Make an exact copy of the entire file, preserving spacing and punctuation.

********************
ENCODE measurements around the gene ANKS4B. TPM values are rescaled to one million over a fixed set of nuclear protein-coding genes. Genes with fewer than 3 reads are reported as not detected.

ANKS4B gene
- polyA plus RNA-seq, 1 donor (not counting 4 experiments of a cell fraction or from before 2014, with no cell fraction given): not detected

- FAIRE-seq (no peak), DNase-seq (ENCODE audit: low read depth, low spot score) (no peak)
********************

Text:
ENCODE measurements around the gene ANKS4B. TPM values are rescaled to one million over a fixed set of nuclear protein-coding genes. Genes with fewer than 3 reads are reported as not detected.

ANKS4B gene
- polyA plus RNA-seq, 1 donor (not counting 4 experiments of a cell fraction or from before 2014, with no cell fraction given): not detected

- FAIRE-seq (no peak), DNase-seq (ENCODE audit: low read depth, low spot score) (no peak)